Is there one direction for commissioning differently in social work and social care? Is one direction the dream, or is it important to have many ways to cut it?
That's what we explored in our December webinar which was hosted with In Control Scotland. It provided space to discuss the progress of NHS Highland in commissioning services differently in a time of change. And by differently we mean more collaboratively, creatively and ethically.
“(Events like this)... help to remove fear for some local authority commissioners. They inform. They offer opportunities for relationships to be built.“
NHS Highland is currently working to restructure SDS Option 2 – to reshape core processes and focus on place-based commissioning. In Control Scotland has been working alongside them to increase flexibility in the implementation of Option 2.
Scottish Government has set out eight ethical commissioning principles for organisations to apply. However, in the Highlands it was the practice that made the principles, and not the other way round.
Ian Thomson (Head of Service: Quality Assurance; Adult Social Care, NHS Highland) told us that in the Highlands there is a desire to try out new ways of working, so people in remote communities can access and use resources that they really need. These new ways have the potential to free up social worker time with reduced bureaucratic processes, so they can focus on working closely with people and building relationships.
In Ardnamurchan and Morvern space is being made to scope the finance that people could access to redesign how sustainable support is planned and provided in the local area. We were joined by Ali Upton (Urram) and Becs Barker (Community Contacts, Carr Gomm), who shared insights into how that collaborative, community-based work is developing. Permission is given to try things out for the benefit of workers, providers, people and communities.
Ways to make it happen
For collaborative, creative and ethical commissioning to happen there is a need to:
- Understand the context for supporting people to live a good life in their community.
- Build strong and equal alliances between providers, supported people, and create flexible care and support plans.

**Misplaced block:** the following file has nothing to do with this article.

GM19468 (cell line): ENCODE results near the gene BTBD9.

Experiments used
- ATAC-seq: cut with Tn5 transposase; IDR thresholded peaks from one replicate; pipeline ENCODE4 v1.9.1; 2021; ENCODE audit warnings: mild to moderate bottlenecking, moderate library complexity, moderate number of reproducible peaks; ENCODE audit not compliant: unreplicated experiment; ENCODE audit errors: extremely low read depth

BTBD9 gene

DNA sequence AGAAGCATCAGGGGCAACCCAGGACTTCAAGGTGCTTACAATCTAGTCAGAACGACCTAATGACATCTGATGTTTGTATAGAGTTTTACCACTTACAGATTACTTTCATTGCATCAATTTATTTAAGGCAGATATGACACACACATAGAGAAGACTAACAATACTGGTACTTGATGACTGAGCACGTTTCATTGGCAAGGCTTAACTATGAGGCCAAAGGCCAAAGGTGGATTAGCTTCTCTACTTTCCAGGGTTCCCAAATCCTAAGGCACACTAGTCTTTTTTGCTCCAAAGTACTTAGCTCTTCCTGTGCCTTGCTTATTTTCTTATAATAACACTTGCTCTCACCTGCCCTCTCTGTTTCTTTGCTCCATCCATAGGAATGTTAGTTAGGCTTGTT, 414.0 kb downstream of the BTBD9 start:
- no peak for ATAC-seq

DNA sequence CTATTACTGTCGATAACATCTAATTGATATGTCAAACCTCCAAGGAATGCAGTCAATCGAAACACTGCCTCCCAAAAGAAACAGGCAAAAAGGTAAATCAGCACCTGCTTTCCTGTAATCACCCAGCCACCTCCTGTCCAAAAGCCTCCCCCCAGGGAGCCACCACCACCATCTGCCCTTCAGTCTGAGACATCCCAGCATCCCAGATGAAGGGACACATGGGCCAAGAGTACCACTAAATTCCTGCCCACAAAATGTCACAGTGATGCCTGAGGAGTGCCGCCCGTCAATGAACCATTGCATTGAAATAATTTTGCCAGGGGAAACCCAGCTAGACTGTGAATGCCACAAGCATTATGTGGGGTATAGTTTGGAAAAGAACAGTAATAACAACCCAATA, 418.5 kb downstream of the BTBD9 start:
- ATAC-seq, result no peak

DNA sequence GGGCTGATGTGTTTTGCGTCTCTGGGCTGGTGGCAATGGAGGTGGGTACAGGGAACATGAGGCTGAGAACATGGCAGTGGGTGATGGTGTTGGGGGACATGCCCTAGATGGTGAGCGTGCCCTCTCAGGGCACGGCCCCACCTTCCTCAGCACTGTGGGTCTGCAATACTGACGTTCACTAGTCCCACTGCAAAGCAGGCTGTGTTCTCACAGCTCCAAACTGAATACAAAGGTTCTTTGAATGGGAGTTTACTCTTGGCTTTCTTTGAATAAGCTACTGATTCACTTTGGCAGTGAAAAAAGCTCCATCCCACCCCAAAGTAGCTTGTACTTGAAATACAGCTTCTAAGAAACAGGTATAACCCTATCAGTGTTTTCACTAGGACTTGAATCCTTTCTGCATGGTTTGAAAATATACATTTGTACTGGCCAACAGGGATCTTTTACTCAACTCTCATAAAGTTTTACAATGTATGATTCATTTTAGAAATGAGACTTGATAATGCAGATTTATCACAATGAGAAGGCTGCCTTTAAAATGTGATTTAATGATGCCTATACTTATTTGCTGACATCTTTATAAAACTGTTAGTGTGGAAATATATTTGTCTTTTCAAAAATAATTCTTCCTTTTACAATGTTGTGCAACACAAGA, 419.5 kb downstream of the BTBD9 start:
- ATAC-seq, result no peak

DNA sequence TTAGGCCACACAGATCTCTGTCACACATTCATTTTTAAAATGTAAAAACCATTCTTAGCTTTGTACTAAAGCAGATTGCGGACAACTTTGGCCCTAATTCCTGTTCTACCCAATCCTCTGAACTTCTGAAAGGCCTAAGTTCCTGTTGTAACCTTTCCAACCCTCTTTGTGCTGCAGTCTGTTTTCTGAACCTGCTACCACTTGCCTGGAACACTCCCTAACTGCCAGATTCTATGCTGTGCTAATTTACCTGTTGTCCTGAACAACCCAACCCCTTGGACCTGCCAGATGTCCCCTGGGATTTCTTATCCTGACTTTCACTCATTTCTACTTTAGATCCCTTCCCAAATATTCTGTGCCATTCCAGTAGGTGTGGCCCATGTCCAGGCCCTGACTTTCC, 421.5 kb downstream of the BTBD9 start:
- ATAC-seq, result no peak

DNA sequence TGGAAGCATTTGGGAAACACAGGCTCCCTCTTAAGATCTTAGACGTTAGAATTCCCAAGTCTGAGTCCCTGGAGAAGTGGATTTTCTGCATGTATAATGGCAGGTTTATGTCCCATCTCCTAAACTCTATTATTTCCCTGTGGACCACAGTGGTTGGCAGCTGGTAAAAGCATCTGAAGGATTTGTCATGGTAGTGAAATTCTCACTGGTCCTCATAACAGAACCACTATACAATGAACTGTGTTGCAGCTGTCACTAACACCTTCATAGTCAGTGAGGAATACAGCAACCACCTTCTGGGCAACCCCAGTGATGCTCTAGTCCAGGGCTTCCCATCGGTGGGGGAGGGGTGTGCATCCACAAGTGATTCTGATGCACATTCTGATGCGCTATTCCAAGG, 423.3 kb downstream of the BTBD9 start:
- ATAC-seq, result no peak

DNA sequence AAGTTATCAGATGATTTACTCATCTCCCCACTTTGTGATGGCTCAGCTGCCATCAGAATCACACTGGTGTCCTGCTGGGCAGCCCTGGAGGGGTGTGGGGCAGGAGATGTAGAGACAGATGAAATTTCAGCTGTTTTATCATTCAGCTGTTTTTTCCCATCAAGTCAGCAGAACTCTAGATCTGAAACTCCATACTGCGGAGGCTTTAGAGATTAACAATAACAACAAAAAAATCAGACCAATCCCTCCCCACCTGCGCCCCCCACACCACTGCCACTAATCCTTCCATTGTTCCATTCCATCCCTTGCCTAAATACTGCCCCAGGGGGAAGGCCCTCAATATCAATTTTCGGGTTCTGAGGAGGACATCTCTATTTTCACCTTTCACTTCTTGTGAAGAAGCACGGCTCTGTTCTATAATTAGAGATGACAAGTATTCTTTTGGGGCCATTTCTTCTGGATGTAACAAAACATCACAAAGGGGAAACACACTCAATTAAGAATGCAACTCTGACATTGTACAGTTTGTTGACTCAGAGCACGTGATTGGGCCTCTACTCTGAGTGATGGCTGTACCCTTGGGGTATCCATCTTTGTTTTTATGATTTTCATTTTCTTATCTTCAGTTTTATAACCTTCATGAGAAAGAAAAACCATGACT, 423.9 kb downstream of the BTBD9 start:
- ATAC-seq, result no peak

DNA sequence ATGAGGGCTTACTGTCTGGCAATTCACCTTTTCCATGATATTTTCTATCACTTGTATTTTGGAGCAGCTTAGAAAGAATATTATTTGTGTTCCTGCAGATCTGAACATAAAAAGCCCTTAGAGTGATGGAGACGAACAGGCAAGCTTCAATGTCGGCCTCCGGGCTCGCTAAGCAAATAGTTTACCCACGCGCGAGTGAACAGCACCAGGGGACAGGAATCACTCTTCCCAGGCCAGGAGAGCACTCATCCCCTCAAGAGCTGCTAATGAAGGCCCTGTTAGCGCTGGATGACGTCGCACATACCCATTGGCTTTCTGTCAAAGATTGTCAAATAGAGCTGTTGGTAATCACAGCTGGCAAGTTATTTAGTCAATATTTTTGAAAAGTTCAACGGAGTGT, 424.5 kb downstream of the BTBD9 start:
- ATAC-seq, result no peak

- Recognise that support usually isn’t required in regular 15-minute blocks of time and task. A contract based on an honest appraisal of what is needed to provide the right support.
- Use the SDS Standards on promoting autonomy and review what level of resourcing workers can approve without going to an approval panel. This includes creating a suite of supports that can be made available to the individual and their worker to meet their needs.
- Work more closely across a wider network of teams in communities, making connections and growing knowledge of what, and who, is available to form that support offer.
- Get other colleagues on board and look at how bureaucratic processes can be reviewed or removed to allow for flexibility.
Participants at the event also identified strengths such as strong relationships based on trust; leadership for risk taking; and seeing hope and living and working with it.
No one direction
We discovered that there really is ‘no one direction’ for how commissioning differently can take shape, or indeed a ‘right’ starting point for getting going. But don't go it alone. If you’re looking for ‘your tribe’, your people are out there and resources are available to support conversations, build relationships, identify common causes, and plan for action.
If you have any questions about the work that In Control Scotland is doing on SDS Option 2, commissioning support, or the work in Highland, contact Pauline Lunn.
Sign up to our newsletter to stay up to date on this work.
Self-directed support in Highland - making the change together (NHS Highland Sway presentation)